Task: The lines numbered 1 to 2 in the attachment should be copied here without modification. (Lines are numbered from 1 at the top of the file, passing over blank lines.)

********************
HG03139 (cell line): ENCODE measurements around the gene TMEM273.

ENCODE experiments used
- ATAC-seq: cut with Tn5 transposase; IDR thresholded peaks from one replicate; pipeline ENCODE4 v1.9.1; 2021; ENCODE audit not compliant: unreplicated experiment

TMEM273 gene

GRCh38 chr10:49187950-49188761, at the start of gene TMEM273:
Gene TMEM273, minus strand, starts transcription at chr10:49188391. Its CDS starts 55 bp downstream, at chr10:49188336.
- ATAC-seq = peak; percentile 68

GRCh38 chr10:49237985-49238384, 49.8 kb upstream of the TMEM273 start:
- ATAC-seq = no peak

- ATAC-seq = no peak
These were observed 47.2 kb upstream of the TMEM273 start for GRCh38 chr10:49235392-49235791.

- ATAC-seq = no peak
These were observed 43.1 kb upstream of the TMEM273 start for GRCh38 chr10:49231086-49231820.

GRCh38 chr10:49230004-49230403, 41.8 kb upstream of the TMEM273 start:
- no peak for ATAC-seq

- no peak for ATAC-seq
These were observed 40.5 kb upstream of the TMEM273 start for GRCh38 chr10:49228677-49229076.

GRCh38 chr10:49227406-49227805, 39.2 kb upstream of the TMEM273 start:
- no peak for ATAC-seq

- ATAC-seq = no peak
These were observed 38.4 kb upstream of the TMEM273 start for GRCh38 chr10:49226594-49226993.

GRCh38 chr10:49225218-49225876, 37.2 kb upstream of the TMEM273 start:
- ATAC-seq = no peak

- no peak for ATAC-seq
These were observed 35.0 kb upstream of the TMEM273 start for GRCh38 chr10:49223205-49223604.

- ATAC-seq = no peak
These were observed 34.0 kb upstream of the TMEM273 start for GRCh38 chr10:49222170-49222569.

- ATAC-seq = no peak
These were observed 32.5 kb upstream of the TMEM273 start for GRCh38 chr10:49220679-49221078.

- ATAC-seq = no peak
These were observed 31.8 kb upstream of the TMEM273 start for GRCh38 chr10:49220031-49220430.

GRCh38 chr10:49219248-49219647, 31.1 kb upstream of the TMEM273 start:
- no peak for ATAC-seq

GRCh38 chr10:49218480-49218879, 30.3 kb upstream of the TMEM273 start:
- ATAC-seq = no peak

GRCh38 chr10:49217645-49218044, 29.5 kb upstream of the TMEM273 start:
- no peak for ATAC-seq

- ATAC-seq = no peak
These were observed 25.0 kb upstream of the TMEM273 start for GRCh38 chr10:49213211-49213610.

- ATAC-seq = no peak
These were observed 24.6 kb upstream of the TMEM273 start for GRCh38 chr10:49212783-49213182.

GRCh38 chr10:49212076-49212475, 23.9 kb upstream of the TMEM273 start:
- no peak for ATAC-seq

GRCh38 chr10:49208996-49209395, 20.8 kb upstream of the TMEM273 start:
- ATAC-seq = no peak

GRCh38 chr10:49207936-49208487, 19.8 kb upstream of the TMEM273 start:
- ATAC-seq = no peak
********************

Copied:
HG03139 (cell line): ENCODE measurements around the gene TMEM273.

ENCODE experiments used